Idaho Has A Grand Canyon And It's Too Beautiful For Words
But you already knew that, didn’t you? The stunning, little-known Hells Canyon–the deepest canyon in the country–slices the landscape along the border of Idaho and Oregon, but don’t you dare let Oregon nab our claim to fame! The deepest point of this canyon is in Idaho near He Devil, topping 7,993 feet in depth. At Hells Canyon, you can experience a true slice of Idaho wilderness, mixed in with a whole lot of Idaho history… and beauty so vast it’s hard to capture on camera!
While Hells Canyon is less intimidating from the air, this altitude certainly doesn't do it justice.
From this angle, it's much easier to see!
Look how itty-bitty that boat looks!
Yet, despite being 2,000 feet deeper than the Grand Canyon, Hells Canyon is often overlooked because its rugged walls don't have the sheer, fear-inducing charisma of its Arizona counterpart.
But Idaho's rugged landscape was never meant for magazine covers. No, this landscape begs to be explored in person.
While most Idahoans are familiar with this treacherous canyon, the ancient Snake River that carved it thousands of years ago, and even the bounty of recreation offered here, you might not know this:
The Hells Canyon National Recreation Area encompasses over 273,000 acres of wilderness in Idaho, and another 600,000 or so acres in Oregon.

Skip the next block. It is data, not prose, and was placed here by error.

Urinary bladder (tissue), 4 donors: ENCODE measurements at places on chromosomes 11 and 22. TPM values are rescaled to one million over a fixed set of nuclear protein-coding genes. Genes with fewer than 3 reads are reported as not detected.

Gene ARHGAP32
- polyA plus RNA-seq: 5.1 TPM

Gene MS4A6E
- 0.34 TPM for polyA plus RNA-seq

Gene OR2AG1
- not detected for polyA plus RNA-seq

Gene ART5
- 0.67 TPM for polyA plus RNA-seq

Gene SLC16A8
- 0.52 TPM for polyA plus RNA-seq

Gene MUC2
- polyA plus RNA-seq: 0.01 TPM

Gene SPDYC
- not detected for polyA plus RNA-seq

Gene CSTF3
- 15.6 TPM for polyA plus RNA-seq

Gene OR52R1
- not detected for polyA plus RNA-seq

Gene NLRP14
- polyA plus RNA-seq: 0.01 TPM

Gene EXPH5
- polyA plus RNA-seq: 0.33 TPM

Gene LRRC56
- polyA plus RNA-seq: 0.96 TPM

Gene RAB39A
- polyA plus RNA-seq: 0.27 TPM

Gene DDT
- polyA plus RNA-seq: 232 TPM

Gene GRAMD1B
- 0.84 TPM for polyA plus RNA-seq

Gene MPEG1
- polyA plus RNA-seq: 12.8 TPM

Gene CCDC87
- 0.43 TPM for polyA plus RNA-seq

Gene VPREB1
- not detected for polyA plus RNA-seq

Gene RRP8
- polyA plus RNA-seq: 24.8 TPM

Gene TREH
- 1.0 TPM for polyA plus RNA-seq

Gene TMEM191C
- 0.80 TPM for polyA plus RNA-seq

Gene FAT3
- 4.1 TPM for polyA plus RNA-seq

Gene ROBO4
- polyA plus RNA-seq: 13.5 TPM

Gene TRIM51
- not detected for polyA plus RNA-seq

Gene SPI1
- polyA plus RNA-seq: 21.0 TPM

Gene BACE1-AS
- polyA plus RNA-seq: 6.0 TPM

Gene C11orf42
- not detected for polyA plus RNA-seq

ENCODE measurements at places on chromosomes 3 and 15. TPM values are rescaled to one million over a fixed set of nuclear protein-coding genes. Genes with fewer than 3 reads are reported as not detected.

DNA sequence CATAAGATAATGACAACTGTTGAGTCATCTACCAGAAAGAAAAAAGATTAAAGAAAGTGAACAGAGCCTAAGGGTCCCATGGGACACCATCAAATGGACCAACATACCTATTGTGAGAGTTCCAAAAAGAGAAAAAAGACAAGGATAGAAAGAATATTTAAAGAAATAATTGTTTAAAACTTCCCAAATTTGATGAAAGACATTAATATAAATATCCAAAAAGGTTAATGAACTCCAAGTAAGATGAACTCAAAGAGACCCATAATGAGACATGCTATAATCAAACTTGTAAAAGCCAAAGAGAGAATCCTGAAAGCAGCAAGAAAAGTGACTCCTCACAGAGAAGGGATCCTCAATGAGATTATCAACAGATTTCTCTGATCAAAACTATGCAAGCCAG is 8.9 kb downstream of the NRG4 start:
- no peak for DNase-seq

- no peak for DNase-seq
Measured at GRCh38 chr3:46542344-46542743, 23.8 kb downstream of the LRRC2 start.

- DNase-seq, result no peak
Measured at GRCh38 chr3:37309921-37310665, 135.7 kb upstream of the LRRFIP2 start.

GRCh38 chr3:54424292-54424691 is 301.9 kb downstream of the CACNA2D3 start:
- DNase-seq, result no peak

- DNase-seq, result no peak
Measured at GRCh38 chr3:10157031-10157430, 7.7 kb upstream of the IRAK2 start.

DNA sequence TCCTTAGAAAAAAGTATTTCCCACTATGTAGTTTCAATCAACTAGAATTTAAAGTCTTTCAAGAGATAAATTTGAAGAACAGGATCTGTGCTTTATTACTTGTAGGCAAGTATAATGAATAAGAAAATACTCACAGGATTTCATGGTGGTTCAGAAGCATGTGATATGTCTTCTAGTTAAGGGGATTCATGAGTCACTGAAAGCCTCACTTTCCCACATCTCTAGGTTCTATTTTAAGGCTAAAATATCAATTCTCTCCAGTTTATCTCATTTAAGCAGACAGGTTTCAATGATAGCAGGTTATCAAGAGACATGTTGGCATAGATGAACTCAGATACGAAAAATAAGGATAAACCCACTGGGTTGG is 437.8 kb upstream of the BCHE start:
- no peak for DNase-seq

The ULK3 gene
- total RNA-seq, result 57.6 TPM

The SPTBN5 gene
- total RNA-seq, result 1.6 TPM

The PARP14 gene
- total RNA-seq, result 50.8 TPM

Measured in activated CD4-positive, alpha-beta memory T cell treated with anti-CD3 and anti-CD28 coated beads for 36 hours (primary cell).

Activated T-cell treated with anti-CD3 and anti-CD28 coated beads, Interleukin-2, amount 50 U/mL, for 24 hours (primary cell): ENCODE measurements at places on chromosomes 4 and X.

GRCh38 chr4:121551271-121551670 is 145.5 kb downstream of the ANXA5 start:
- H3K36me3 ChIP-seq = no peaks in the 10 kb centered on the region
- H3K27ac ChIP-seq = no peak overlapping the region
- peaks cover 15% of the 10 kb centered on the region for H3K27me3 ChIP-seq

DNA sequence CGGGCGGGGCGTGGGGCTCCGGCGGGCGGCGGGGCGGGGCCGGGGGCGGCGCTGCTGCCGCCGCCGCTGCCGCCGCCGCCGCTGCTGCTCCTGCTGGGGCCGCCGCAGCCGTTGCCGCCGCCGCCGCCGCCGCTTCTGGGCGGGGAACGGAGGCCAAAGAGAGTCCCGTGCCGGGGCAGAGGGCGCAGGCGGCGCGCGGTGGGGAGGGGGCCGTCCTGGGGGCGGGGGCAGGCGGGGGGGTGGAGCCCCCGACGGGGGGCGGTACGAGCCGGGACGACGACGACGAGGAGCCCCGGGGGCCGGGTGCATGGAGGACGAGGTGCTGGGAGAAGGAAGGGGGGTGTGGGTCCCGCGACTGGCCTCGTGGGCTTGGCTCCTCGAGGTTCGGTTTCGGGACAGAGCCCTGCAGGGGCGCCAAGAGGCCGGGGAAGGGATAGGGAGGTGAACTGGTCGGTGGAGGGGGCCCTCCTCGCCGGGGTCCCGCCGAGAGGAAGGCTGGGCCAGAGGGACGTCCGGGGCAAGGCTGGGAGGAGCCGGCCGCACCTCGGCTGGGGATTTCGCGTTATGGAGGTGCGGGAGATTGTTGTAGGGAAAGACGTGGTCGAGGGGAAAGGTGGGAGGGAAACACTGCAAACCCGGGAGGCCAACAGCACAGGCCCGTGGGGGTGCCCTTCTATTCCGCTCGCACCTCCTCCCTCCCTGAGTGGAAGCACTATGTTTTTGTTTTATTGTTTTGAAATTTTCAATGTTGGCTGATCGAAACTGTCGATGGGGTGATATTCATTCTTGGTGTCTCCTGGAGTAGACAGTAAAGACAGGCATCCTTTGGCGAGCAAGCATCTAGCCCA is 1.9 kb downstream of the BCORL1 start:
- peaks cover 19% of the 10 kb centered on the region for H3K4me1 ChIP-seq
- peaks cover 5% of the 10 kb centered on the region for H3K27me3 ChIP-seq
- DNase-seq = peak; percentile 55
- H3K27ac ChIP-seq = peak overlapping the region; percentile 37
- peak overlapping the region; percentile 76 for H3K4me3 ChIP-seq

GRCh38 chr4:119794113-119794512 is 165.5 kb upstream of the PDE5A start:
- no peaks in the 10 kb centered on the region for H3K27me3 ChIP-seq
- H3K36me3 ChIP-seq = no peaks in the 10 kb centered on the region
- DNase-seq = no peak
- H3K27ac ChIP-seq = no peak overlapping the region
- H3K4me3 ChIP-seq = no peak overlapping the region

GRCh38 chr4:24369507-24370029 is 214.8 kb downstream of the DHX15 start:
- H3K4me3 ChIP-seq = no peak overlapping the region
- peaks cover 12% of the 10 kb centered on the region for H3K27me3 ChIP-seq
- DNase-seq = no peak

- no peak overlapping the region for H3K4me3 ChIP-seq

Wilderness rules: camping must be at least 200 feet from the water, pack-in, pack-out, and basically treat the land like the treasure that it is.
The Seven Devils rise up to overlook the canyon on the Idaho side, aptly named for their intimidating crags.
Interestingly, there is no "official" geographic place called Hells Canyon. It's generally accepted that the canyon begins approximately 90 miles south of Lewiston, Idaho and extends 40 miles south to Oxbow, Oregon.
Three dams on the Snake River - Brownless, Oxbow, and Hells Canyon - create multiple reservoirs for boating and fishing.
Of course, if you'd like a little more adventure, rafting on the rapids is always another option!
Hidden within this expansive beauty is also a world of history that few people take the time to explore, however.
You'll find abandoned homesteads, carved names, and even a few artifacts here and there. The best way to see all the history in depth is to take an extended vacation with a guide service.
You might even find evidence of pioneer "phone wires" alongside the cabins. How cool is that?
Telephone wires? From the 1800s? In the middle of nowhere?
Yep! 19 miles of hand-strung phone lines along the Snake River of Hells Canyon enabled frontier women to communicate and form bonds, despite the long distance. Fascinating! But then again, Idaho's history is full of surprises, and Hells Canyon is no exception.
This rugged landscape was created eons ago by underwater volcanoes, back when Hells Canyon's terrain shifted into North America as a result of tectonic plate movement.
Of course, human occupation isn't quite that old. However, a Clovis point found near the south end of the canyon indicates the possibility of human settlement 15,000 years ago. Who knew?!
Ready to explore Hells Canyon with fresh eyes?
OnlyInYourState may earn compensation through affiliate links in this article.